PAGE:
Photographers might not always choose to communicate with their photographs. A blog gives that perfect platform for the photographer to express, inform and keep his audiences updated and engrossed. As such,  the blog should be unique and specific, with relevant, capturing content, a blog name that appeals and relates to the character of the photographer or his photographs.

Starting and maintaining a blog can definitely be rewarding, and not just in the financial sense. To be successful you need a large audience so here’s what you can do:

1. Find Your Niche

Focus your blog on a unique aspect of photography or camera and make sure your subject is one that you’re both passionate about and feel you could write aplenty on. Remember, there are already established websites competing for the same readers and those that are repetitive, run out of vogue soon. Among the recommendations, measure your interest:

  • How many books you own on the topic
  • If there’s already an audience for your topic, and
  • Whether you can come up with different post ideas
  • Once you’ve decided on your blog’s theme, stick to it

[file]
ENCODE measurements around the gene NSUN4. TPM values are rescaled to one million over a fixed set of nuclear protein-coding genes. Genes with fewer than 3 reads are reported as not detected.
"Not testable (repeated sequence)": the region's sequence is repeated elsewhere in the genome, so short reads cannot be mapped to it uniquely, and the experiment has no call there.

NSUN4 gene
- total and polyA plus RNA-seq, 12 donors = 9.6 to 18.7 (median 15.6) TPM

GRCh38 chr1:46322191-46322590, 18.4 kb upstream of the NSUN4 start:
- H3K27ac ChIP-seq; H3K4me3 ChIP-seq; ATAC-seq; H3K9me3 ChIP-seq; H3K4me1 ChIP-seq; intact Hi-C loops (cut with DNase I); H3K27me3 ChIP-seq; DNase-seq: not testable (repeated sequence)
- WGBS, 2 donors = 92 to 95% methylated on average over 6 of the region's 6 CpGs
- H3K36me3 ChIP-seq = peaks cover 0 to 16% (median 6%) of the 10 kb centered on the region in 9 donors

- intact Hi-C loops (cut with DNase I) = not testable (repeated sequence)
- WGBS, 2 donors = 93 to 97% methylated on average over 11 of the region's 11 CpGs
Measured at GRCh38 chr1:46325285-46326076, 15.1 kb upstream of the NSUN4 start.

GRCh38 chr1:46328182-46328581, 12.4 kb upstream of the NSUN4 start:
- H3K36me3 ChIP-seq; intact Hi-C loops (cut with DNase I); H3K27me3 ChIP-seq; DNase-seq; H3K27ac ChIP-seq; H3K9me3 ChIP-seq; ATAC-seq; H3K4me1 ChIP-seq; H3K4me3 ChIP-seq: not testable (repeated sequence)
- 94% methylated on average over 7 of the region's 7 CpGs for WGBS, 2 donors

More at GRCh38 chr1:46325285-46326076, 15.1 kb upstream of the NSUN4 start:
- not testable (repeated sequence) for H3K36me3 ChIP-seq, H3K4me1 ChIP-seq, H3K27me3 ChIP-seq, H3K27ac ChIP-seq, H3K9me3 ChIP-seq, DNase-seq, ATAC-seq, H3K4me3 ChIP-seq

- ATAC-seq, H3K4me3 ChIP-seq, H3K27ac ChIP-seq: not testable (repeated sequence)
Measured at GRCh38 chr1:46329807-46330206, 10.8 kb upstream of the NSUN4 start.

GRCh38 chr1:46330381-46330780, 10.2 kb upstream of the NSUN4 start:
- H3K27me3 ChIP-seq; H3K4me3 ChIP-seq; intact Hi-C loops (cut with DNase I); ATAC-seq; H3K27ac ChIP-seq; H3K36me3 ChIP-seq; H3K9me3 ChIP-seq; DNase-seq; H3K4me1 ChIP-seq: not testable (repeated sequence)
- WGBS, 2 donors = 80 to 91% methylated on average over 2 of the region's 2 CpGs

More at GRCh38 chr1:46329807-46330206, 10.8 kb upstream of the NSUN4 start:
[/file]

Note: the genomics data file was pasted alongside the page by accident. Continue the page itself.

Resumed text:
• Consistency is the key to getting the audience you’ve already attracted!!

 2. Keep Writing Good Quality Content

A great content makes posts popular and more likely to be shared. No matter how long or short a post is, format it so readers can quickly scan the content by using:

  • subheads
  • bulleted or numbered lists
  • blockquotes or captions
  • line breaks
  • bold fonts
  • images
  • and other formatting to break up large blocks of text
  • If you can build a habit of writing every day, awesome.
  • Publish when you have quality content
  • There’s no perfect blogging schedule for everyone, focus on what you enjoy writing about and carve out time to work.  So don’t get disheartened if you don’t see quick results.

3. Write Catchy, Head-Turning Headlines

Headline writing is one of the biggest drivers of a post’s popularity and success. Attention-grabbing headlines can make or break your post.

  • Be useful to the reader
  • Provide him with the sense of urgency
  • Convey the idea that the main benefit is somehow unique and
  • Do it in an ultra specific way

 4. Join in on the Blogging Community

Now that you have a blog, you’re part of the blogging community, and reciprocation plays a large part of that. A few things you can do to connect with other bloggers: